There are millions of people in the world who struggle with anxiety every day, but not all of them know how to manage it.
It’s normal to feel a little anxious once in a while. However, when that anxiousness turns into days and weeks and even months, and it feels uncontrollable, overwhelming, and interferes with your day to day activities, you may have an anxiety disorder.
Anxiety disorders are the most common mental health conditions in the U.S., affecting 40 million Americans, and they are highly treatable so you can get back to feeling like you again.
Here’s what you need to know, including some guidance on how to find help from mental health services like Brightside.
What is Anxiety?
In its rawest form, anxiety is your body’s natural response to stress. It’s fear of what’s to come that can help protect you from danger.
Sometimes our bodies create these same symptoms of anxiety when we encounter stressful events or when we worry a lot about various things in our lives like our health, or our job performance, relationships, etc.
About 31.1% of American adults will experience an anxiety disorder during their life. Depending on the type of anxiety that you are diagnosed with, there are different treatments and techniques available for coping.
Anxiety disorders are complex mental health conditions that affect people in many different ways. Sometimes, it can feel like spikes of panic or underlying worry. For others, it looks like restlessness and fatigue.
Anxiety disorders occur when your feelings of anxiety are intense, prolonged, and affect your daily activities like work performance, ability to achieve goals, communication with others, and so on.
Signs of Anxiety
If you aren’t sure if you or a family member is struggling with an anxiety disorder, here are some of the most common anxiety symptoms:
- Excessive worry about many issues
- Difficulty controlling worry
- Difficulty concentrating
- Muscle aches
- Feelings of panic or dread
- Rapid breathing
- Increased heart rate
- Anxiety attacks
- Heart palpitations
- Intrusive thoughts
Any of the symptoms that you experience could be completely different from someone else’s. This is why it’s crucial to know that anxiety presents itself in many different ways.
If you’ve felt one or more of these symptoms, you could be dealing with an anxiety disorder, and it may be time to seek professional help.
Forms of Anxiety
Anxiety is able to manifest itself in many forms. When you are able to understand the type of anxiety that you are experiencing, it can help you seek out the best type of care.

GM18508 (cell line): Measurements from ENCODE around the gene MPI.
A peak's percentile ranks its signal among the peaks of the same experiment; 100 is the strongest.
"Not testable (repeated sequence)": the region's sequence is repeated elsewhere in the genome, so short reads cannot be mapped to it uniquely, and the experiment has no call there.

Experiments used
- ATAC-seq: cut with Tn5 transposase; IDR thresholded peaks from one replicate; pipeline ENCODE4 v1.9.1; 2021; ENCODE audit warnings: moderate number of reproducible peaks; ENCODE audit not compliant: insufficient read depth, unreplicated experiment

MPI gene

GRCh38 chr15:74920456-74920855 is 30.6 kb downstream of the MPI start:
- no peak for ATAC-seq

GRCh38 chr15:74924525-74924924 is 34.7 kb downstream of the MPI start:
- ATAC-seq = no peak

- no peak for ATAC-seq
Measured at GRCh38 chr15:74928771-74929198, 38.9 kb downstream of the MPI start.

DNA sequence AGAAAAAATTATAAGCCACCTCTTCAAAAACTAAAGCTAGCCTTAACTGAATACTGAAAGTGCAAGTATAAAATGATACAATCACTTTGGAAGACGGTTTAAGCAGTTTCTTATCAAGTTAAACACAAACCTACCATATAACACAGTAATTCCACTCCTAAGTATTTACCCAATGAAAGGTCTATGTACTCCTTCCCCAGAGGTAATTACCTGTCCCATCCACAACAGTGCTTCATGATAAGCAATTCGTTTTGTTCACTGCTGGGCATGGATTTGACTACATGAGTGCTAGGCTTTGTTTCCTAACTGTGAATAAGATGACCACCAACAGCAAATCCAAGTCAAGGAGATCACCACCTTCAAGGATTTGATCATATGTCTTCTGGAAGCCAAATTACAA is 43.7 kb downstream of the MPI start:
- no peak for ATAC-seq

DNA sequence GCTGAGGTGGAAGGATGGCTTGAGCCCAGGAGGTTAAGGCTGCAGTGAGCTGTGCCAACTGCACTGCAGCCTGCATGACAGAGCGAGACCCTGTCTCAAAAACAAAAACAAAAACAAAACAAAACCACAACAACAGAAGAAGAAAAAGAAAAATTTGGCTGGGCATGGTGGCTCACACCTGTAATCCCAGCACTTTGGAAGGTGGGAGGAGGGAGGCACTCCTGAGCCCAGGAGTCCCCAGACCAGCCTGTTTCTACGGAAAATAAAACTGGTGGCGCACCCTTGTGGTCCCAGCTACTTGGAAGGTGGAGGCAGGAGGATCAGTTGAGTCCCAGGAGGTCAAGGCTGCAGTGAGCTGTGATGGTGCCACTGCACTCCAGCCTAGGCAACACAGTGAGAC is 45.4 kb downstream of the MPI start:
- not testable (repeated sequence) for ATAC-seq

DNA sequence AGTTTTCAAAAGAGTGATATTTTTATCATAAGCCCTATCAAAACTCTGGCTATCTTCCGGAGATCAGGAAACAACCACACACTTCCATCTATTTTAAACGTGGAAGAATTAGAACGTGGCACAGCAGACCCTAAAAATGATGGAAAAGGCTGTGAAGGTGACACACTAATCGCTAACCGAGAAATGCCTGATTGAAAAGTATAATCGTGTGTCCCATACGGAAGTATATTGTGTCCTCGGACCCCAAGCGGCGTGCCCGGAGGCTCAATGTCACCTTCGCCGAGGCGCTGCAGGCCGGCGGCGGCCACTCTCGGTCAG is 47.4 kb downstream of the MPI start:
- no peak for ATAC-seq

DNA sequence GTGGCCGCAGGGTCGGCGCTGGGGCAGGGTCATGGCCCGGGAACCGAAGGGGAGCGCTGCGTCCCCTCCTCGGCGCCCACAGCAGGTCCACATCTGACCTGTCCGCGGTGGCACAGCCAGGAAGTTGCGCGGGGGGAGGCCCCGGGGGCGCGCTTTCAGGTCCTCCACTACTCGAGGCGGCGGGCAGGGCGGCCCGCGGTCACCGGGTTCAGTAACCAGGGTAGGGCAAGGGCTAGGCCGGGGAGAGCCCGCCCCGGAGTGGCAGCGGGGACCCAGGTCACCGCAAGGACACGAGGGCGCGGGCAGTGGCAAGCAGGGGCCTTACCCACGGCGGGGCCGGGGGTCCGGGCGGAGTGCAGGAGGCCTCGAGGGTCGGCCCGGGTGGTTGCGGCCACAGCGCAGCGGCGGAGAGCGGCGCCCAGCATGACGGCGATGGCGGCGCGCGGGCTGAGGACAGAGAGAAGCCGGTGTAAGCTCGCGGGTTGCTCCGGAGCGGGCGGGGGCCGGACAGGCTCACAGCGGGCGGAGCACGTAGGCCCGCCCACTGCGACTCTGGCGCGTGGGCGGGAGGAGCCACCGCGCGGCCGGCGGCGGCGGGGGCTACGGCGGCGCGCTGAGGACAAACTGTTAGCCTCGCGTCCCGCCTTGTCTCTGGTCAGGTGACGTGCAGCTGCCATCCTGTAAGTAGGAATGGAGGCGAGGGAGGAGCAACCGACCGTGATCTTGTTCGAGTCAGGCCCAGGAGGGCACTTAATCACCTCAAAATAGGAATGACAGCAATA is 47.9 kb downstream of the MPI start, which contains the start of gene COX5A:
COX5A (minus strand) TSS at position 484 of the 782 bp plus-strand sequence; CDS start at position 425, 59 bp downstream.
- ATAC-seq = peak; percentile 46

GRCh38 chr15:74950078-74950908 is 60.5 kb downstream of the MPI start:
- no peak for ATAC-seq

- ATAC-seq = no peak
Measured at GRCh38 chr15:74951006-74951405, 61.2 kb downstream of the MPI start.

Common forms of anxiety are:
- Generalized Anxiety Disorder (GAD)
- Post-Traumatic Stress Disorder (PTSD)
- Social Anxiety Disorder
- Obsessive-Compulsive Disorder (OCD)
- Panic Attacks and Panic Disorder
Connection Between Depression and Anxiety
Oftentimes, anxiety and depression go hand-in-hand, creating a negative cycle of mental illness. About 60% of people with anxiety also suffer from depression. They share some common physical symptoms including trouble sleeping, restlessness, and fatigue.
When you get anxious, you worry about a problem and feel bad about it, then become sad about that problem. The chance of developing depression is much higher when you already have an anxiety disorder. Depression is caused by a combination of biological, psychological, and environmental factors. It can happen at any age but is most common in adults.
Anxiety is caused partially by the fight or flight center in a person’s brain. This happens even when there is no actual threat in existence. The person suffering from anxiety feels like they are in constant danger even when they are not.
What are some of the signs that someone might have anxiety and depression?
- Fatigue, headaches, abdominal pain
- Difficulty staying asleep
- Trouble remembering
- Loss of interest in hobbies
- Often tired or cranky
- Panic attacks
How Therapy Can Help
Decades of research have shown that cognitive behavioral therapy (CBT) is an effective tool for treating anxiety.
Therapy provides you with an opportunity to speak to a licensed therapist who is trained to help you learn adaptive coping skills that can help you cope better with the symptoms of your anxiety. CBT teaches you various strategies to understand the thoughts you have when you are anxious, and the behaviors you engage in when you are anxious as well.
One specific form of CBT is called the Unified Protocol (UP), and it’s commonly used for individuals diagnosed with emotional disorders like anxiety and depression. UP aims to help patients learn new ways to cope with, manage, and respond to uncomfortable emotions, which can help reduce symptoms across the board. Some of the strategies used in UP involve increasing the person’s emotional awareness and helping them build tolerance to overcome uncomfortable emotions and situations.
How Medication Can Help